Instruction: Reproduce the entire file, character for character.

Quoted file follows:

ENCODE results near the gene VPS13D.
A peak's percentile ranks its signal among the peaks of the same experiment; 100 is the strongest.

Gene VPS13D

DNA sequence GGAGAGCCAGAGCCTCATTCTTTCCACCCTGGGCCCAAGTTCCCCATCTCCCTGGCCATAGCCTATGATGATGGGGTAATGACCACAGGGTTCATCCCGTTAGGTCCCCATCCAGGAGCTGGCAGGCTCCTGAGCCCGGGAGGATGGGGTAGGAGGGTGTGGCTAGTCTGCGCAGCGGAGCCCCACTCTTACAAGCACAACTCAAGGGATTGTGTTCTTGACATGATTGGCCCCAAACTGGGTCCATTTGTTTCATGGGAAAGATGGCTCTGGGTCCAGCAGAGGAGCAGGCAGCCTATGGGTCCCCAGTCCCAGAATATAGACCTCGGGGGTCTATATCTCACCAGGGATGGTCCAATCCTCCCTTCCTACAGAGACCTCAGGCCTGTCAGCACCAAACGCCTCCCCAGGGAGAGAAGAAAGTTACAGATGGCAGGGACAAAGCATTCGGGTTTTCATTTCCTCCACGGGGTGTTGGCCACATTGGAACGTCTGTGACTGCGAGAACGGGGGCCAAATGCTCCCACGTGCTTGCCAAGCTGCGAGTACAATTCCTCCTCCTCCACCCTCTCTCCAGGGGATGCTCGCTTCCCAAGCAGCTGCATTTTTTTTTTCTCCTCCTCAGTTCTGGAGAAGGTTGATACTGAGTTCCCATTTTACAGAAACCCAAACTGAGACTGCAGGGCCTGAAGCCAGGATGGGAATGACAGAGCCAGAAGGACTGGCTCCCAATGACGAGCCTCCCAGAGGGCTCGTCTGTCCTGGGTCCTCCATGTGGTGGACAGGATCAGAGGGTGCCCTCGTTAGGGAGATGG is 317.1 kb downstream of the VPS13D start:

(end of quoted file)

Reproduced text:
ENCODE results near the gene VPS13D.
A peak's percentile ranks its signal among the peaks of the same experiment; 100 is the strongest.

Gene VPS13D

DNA sequence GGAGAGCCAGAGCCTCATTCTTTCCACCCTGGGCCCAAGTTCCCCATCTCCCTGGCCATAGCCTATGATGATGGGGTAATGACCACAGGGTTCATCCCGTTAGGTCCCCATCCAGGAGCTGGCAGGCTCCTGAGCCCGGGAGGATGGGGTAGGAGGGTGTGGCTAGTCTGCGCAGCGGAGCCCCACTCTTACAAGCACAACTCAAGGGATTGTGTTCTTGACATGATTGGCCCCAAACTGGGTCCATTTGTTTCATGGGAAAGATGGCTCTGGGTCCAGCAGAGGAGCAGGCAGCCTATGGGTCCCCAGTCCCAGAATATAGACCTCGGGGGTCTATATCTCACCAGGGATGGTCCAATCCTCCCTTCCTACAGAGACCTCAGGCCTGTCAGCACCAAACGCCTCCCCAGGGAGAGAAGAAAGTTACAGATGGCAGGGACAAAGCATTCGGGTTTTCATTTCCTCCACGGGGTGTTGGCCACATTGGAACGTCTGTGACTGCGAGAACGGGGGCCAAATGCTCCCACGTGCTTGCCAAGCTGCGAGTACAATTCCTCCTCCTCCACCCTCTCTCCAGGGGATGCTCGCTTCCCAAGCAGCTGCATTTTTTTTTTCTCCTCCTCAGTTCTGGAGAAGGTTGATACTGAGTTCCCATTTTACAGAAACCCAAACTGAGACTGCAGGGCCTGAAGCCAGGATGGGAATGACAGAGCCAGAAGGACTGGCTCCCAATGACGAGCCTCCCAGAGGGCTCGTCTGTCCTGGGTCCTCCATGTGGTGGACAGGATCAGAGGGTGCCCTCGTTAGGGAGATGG is 317.1 kb downstream of the VPS13D start: